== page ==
Traceability is a process. It doesn’t happen overnight.
The transition from paper to electronic traceability systems is a journey for any company.
Several factors make this process especially difficult for the seafood industry, including the complexities of seafood supply chains, numerous product types, and concerns about data sharing and security. These system-level barriers mean that even the most motivated companies struggle to adopt traceability technology, and as a whole, the seafood industry lags behind most other markets.
Alanna Gisondo of FishWise walks participants through the multi-stepped process or “continuum” of traceability adoption and implementation.
This is why we’re working with Fishwise, the Global Food Traceability Center, and WWF Global as part of a seafood traceability collaboration to create a set of tools and initiatives to address implementation roadblocks and accelerate traceability adoption. Each of us has our own unique expertise we bring to the system—but we aren’t the only ones in the space. To ensure our solutions are meeting the needs of both industry and NGOs working with business partners, we decided to check in at the recent Conservation Alliance meeting in Dec 2017.
What do you really want to know?
We began with an overview of the collaboration and the different types of resources we are creating. These include educational resources about traceability, tools to help industry assess company-level or supply chain-specific traceability needs and requirements, and activities to help guide individual companies or groups of trading partners through the educational and implementation process.
We then asked attendees—all of whom are NGOs working on sustainable seafood — to share the most pressing or common questions they are asked by industry partners when discussing traceability. From the 25 participants, we found that NGOs repeatedly hear six common concerns:
1. How can I verify and demonstrate traceability information?
2. Why can’t you just tell us what to do?
3. What is everyone else doing?
4. How do I protect proprietary information?
5. How can I use traceability to reduce risk?
6. How do we get the industry to move forward together towards agreed upon standards?
As participants shared this feedback, further discussion revealed four additional categories of roadblocks:
1. Understanding and communicating return on investment (ROI)
2. The processes and requirements of effective verification
3. How to create and set common standards for and with industry
4. Lack of consumer awareness driving traceability effortsThe good news: nearly all needs were met by one or more of the collaboration initiatives. For instance, an Industry Traceability Toolkit is in development, which will include resources to help companies identify how traceability can reduce different types of risks and help companies better plan for investment in traceability systems; an ROI model will assist companies with planning and monitoring their ROI from traceability; and a global initiative is underway to set common standards.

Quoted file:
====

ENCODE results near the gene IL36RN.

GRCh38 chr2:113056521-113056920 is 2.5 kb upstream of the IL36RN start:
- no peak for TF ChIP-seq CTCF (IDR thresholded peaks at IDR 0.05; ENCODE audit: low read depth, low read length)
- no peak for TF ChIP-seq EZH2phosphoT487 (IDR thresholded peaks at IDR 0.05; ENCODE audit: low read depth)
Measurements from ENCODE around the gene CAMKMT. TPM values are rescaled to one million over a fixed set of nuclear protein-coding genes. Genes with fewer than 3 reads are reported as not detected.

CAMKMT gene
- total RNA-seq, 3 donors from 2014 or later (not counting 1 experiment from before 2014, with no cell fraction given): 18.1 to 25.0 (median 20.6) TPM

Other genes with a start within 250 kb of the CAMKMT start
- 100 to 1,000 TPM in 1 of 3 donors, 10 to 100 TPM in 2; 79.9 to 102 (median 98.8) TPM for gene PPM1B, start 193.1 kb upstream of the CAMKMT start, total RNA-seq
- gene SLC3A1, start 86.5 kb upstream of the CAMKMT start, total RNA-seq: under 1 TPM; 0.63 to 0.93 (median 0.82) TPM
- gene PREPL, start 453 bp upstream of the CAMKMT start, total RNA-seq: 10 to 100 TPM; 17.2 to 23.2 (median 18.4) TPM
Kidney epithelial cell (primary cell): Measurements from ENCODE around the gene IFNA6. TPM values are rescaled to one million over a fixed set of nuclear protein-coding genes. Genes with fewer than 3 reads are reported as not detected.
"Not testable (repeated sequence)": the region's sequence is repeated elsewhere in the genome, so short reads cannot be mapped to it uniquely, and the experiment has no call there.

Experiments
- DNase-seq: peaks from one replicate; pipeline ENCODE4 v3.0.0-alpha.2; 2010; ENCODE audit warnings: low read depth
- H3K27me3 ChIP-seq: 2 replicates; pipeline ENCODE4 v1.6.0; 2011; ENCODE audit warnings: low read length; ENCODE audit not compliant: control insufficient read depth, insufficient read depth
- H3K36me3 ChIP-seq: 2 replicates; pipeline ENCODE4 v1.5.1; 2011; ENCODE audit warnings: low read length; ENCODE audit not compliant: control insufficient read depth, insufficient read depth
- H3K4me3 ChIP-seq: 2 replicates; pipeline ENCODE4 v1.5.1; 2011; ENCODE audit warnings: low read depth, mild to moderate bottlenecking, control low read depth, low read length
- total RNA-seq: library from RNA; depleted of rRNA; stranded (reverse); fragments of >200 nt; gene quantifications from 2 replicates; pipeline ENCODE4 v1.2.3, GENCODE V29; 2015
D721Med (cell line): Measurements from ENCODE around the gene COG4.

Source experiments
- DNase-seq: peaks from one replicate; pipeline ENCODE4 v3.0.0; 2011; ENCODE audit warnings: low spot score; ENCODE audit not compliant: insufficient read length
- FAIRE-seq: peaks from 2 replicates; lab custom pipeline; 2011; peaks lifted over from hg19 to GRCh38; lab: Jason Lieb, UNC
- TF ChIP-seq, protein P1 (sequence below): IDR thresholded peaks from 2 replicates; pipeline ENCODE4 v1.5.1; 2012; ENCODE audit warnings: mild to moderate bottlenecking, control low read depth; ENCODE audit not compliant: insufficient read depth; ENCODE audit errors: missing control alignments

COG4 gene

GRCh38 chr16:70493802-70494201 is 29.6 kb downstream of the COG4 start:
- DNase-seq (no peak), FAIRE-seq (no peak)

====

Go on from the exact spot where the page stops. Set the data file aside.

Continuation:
As a follow up, we asked participants to name the one issue they would have their industry partner understand about traceability. Though diverse, the responses fell into six key categories:
1. There can be a strong business case for traceability
2. The difference between tracking and traceability.
3. Traceability is a process, it is not static and doesn’t happen overnight.
4. Traceability does not ensure legality or social responsibility, it’s a tool.
5. Sustainability is insufficient, consumers are demanding traceability.
6. It’s everyone’s responsibility and all parties have an onus to work together to make improvements.
We've got a tool for that.
We then mapped the current tools and resources that our seafood collaboration is working on (see this PDF summary of programs) to determine if we were meeting these needs. We mapped them according to Effort vs. Predicted Impact in the space. Participants helped us to determine potential impact based on how well each tool seems to address one or more identified needs.
The most outstanding need that is not currently addressed by our collaboration was around building consumer demand for traceability.
We concluded the workshop by discussing specific messaging efforts that could help move the conversation and action forward with industry partners. Feedback from participants identified the following three strategies:
1. Express the idea of traceability as tool to address (rather than a solution for) IUU and labor abuses
2. Emphasize that traceability implementation is an iterative process
3. Promote pre-competitive work in traceability.
We are encouraged by this feedback, as several of the resources still in development will align with these strategies, as well as specifically meet many of the identified needs.
This was Future of Fish’s first year as collaborators in the Conservation Alliance for Sustainable Seafood and we are grateful for the valuable opportunity it provides to share developments and receive advice from colleagues in our field.
We invite anyone interested in learning more about available tools and resources to come find us at the North American Seafood Expo in March. Our Industry Toolkit for Traceability launches in a few weeks, so stay tuned to this site for updates!